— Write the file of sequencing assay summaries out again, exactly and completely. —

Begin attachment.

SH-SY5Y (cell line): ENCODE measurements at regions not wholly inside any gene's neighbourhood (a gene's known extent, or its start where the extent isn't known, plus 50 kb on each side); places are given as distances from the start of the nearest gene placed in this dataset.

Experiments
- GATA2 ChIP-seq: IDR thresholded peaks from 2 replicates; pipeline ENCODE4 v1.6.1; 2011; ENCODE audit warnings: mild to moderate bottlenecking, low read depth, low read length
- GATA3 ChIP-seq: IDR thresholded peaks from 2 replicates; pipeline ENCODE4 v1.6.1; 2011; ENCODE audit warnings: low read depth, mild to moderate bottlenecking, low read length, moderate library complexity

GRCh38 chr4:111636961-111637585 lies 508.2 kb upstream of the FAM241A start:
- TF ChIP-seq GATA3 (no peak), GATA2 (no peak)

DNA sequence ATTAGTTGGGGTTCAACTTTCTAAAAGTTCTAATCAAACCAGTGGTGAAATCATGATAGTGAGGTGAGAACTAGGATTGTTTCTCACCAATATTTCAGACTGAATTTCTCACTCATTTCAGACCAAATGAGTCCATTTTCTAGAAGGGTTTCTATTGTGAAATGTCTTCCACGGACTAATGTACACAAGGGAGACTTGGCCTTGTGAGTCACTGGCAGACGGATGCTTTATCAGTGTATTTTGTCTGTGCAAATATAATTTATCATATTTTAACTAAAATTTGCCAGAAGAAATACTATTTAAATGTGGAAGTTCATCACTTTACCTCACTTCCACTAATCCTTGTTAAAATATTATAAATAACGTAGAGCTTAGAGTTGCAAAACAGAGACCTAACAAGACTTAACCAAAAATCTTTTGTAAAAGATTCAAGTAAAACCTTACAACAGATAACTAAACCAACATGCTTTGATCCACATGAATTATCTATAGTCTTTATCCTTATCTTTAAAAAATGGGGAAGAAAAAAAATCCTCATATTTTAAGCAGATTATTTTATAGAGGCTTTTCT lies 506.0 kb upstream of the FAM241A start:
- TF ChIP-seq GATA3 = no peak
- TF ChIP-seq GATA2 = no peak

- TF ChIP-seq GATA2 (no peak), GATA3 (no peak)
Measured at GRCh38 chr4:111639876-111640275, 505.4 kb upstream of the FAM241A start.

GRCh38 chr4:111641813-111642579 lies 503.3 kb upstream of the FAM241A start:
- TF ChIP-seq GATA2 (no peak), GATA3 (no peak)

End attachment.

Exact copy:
SH-SY5Y (cell line): ENCODE measurements at regions not wholly inside any gene's neighbourhood (a gene's known extent, or its start where the extent isn't known, plus 50 kb on each side); places are given as distances from the start of the nearest gene placed in this dataset.

Experiments
- GATA2 ChIP-seq: IDR thresholded peaks from 2 replicates; pipeline ENCODE4 v1.6.1; 2011; ENCODE audit warnings: mild to moderate bottlenecking, low read depth, low read length
- GATA3 ChIP-seq: IDR thresholded peaks from 2 replicates; pipeline ENCODE4 v1.6.1; 2011; ENCODE audit warnings: low read depth, mild to moderate bottlenecking, low read length, moderate library complexity

GRCh38 chr4:111636961-111637585 lies 508.2 kb upstream of the FAM241A start:
- TF ChIP-seq GATA3 (no peak), GATA2 (no peak)

DNA sequence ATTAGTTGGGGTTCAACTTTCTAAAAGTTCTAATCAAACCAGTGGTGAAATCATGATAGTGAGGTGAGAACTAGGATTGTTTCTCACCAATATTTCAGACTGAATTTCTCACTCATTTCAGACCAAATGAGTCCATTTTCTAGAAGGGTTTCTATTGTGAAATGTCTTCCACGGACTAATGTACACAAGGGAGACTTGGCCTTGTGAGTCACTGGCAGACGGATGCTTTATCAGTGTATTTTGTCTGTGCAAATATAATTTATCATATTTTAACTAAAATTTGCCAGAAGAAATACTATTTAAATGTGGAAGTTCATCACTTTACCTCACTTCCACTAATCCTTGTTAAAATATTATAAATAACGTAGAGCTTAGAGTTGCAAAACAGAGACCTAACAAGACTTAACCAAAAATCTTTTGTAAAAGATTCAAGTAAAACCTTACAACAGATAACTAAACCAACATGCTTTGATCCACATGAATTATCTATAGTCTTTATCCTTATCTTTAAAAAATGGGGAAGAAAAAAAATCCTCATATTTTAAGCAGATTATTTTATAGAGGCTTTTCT lies 506.0 kb upstream of the FAM241A start:
- TF ChIP-seq GATA3 = no peak
- TF ChIP-seq GATA2 = no peak

- TF ChIP-seq GATA2 (no peak), GATA3 (no peak)
Measured at GRCh38 chr4:111639876-111640275, 505.4 kb upstream of the FAM241A start.

GRCh38 chr4:111641813-111642579 lies 503.3 kb upstream of the FAM241A start:
- TF ChIP-seq GATA2 (no peak), GATA3 (no peak)